Verizon 2014 Data Breach Report: The Bad Guys Are Winning

Organizations are falling asleep at the wheel, failing to proactively monitor or properly configure existing security systems and address common weaknesses being targeted by cybercriminals, say incident responders, investigators and other experts at RSA Conference 2014.

Over the past 10 years attackers have cut the time it takes to compromise a system, according to a preview of the Verizon 2014 Data Breach Investigations Report, which highlights hundreds of breaches throughout the year and about a decade worth of security incidents to spot significant trends.

The time it takes for an attacker to compromise a system in three-quarters of breaches is days or less, according to the analysis. But less than 25 percent of breaches are discovered in days or less, said Wade Baker, creator and principal analyst of the Verizon 2014 Data Breach Investigations Report.

[Related: Investment In Data Breach Responders Lacking, Study Finds ]

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’This is not a good situation,’ Baker said. ’If this is the 10-year study of where we’ve come, the bad guys are winning at a faster rate than the good guys are winning and we’ve got to solve that; we’ve got to do something different.’

At an event held for press and analysts Tuesday at the RSA Conference, a panel of experts discussed the trends uncovered in the Verizon report. The report combines Verizon’s case load with data from public and private organizations, including the U.S. Secret Service, the United States Computer Emergency Readiness Team (US-CERT) as well as international law enforcement agencies and incident response teams. Verizon said it added 50 new contributors of breach information, including forensics providers, global services firms and other security vendors.

The recent massive Target data breach has placed a spotlight on a wave of retail data breaches, believed to be connected to the same cybercriminal organization, experts said. The Target breach was carried out by attackers in the U.S. and abroad, said Ed Lowrey, deputy special agent in charge at the U.S. Secret Service. Lowrey said attackers are well organized, use sophisticated tools and plan their attacks carefully.

’These are professional criminals that study their future victims; they are looking for the vulnerabilities they can exploit,’ said Lowrey. ’The actual intrusion happens very, very quickly, but the work they do ahead of time does not necessarily happen that quickly.’

NEXT: Security Models Are Broken, Experts Say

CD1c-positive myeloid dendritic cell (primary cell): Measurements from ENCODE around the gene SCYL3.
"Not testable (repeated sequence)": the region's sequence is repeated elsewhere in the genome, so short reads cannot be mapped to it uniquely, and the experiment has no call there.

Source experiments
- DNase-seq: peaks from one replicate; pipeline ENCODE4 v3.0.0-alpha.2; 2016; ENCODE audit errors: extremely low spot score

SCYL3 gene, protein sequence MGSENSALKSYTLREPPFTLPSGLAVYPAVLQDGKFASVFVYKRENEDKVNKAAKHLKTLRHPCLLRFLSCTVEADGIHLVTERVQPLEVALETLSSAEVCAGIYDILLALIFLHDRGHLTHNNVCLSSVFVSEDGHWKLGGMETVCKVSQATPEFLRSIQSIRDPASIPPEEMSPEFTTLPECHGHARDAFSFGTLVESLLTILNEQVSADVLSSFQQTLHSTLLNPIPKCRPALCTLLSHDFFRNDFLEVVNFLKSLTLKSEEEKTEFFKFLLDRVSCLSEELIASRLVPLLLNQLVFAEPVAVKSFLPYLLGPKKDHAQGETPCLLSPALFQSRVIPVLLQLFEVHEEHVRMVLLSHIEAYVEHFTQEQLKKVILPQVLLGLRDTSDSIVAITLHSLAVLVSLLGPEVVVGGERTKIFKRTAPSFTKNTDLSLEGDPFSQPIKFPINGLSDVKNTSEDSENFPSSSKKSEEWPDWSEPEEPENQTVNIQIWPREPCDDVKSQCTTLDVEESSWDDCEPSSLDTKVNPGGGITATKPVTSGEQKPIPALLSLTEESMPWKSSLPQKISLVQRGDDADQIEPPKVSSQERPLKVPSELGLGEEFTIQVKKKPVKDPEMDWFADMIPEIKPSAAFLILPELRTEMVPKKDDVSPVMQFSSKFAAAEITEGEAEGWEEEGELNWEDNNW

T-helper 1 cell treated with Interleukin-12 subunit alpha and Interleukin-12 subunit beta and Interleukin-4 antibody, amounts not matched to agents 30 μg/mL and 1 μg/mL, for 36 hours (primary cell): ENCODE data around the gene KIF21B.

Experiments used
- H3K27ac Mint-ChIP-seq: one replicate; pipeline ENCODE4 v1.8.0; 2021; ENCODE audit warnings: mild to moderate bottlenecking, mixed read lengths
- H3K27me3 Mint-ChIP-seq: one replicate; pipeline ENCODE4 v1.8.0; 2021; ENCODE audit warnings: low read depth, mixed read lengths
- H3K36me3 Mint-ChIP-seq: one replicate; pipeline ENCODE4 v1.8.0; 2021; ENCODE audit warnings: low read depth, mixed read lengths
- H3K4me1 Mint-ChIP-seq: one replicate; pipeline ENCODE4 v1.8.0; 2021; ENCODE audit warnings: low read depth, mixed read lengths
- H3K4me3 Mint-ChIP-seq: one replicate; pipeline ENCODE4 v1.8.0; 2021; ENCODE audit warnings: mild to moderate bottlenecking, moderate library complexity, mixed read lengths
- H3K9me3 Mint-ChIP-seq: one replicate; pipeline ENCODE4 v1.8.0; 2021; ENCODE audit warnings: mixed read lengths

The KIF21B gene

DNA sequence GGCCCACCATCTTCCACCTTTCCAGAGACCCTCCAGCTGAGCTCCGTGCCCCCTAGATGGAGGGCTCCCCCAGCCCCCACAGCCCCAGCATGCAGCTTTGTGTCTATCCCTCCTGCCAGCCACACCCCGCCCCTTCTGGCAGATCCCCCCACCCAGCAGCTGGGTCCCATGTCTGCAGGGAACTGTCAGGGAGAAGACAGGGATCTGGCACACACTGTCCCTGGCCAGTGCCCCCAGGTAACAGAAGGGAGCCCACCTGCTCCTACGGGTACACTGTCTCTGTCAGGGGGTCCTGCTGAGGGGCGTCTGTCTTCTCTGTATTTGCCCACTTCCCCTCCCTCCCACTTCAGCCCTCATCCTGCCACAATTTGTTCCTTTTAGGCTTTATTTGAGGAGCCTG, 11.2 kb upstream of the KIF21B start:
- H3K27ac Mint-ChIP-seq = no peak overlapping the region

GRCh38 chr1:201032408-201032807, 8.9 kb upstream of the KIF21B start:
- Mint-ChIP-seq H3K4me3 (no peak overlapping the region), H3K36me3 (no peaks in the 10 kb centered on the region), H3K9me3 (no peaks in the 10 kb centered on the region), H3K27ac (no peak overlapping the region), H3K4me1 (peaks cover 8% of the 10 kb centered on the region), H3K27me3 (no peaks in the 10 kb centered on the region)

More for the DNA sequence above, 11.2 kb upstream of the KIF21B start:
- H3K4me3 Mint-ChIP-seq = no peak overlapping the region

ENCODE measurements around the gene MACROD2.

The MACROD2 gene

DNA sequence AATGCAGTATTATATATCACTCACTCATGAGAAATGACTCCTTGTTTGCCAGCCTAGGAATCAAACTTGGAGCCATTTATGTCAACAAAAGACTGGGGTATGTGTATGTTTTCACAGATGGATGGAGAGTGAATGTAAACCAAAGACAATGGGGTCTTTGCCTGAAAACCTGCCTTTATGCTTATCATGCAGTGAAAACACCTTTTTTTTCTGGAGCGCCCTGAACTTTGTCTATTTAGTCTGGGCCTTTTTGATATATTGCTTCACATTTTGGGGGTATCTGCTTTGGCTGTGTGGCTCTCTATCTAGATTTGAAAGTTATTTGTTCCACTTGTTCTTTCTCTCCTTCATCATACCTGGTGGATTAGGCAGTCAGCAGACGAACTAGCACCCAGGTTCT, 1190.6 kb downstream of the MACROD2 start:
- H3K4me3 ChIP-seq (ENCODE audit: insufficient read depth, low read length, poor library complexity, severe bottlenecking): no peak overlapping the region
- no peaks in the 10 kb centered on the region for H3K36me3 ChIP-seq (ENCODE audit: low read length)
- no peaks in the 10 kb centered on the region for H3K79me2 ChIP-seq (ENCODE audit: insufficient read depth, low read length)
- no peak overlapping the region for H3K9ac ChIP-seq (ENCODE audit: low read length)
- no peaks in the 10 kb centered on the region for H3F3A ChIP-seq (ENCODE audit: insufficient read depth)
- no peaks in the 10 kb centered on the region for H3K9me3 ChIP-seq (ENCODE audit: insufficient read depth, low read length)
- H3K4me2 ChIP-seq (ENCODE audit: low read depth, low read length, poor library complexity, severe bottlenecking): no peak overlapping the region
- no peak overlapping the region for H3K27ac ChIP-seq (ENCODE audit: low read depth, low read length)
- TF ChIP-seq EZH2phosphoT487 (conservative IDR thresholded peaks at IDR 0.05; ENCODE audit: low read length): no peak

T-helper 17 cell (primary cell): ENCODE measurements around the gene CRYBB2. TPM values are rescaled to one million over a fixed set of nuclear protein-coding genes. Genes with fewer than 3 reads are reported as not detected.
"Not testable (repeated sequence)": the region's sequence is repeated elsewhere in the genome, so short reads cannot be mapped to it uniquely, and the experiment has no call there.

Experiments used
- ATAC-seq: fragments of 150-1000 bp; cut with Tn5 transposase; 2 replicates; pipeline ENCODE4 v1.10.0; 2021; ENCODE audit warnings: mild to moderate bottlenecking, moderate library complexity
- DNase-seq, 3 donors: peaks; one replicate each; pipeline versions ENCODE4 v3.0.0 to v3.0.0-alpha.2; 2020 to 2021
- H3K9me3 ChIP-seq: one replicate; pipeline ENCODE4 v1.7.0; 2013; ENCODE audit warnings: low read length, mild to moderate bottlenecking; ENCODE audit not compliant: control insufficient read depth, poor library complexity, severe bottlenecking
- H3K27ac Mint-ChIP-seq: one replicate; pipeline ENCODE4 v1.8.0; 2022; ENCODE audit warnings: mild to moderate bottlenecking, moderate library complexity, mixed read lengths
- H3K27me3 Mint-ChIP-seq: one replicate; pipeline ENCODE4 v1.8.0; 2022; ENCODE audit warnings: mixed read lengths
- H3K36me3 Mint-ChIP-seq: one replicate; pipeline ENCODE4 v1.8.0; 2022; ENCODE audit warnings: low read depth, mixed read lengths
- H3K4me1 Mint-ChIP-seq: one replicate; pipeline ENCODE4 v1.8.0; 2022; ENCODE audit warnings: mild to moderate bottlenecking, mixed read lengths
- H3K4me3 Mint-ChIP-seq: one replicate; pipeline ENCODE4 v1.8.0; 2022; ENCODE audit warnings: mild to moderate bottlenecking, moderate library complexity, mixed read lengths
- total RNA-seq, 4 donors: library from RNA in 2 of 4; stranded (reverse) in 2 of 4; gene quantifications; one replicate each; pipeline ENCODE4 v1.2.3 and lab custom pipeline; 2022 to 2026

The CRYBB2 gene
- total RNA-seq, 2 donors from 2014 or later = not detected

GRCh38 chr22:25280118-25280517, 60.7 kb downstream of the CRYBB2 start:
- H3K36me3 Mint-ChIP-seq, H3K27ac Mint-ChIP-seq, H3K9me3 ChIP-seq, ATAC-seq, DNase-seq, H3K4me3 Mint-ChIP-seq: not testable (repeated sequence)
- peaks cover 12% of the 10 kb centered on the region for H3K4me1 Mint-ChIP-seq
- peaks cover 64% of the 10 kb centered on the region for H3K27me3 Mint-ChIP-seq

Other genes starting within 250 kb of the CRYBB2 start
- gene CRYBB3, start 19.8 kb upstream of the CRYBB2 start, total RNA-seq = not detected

The 2014 Verizon report found that more than three-quarters of initial attacks breaching a corporate network were relatively easy to carry out. The report consistently found that lost or stolen passwords were at the core of the majority of breaches examined by investigators. Cybercriminals use phishing or drive-by attacks to target their victims or simply probe a network remote-access service for default passwords and vulnerabilities to gain initial access, the report found.

Security models at organizations are broken, said Eddie Schwartz, a security industry veteran who heads Verizon’s security and cyberintelligence practice. Cybercriminals don’t have to do much innovating to gain access to business networks and steal sensitive data, Schwartz said. For example, cybercriminals in the Target retail breach used memory-scraping malware, malicious code that has been available since 2009.

Businesses are led down the path of buying more security products, layering on additional capabilities to detect threats, but that hasn’t done much to improve security capabilities, Schwartz said.

’For too long in this industry, vendors of security technology have been encouraging people to create these incredibly complex and difficult environments,’ Schwartz said. ’Large-scale data analytics, intelligence fusion, tracking of criminal activity and understanding things like network segmentation, incident response and forensics is difficult. To think that all these organizations can do what the largest banks or defense contractors can do is an impossible scenario, and we have to stop thinking that way in this industry.’

It’s not a one-size-fits-all approach, said Dave Kuhn, cybercrime, detection and prevention manager at Cincinnati-based U.S. Bank. Kuhn said U.S. Bank proactively monitors logs, analyzing systems and threat streams to detect anomalies that could indicate cybercriminal behavior. Kuhn said it doesn’t necessarily take a data scientist to spot suspicious file transfers, just someone who is alertly monitoring for the activity.

’We try to understand our data as a whole to know our threat landscape and where our value assets are so we can then understand what an anomaly is in our environment,’ Kuhn said. ’For us it really is about doing that big data, crunching it down and knowing what our baseline is to detect a suspicious activity in our environment.’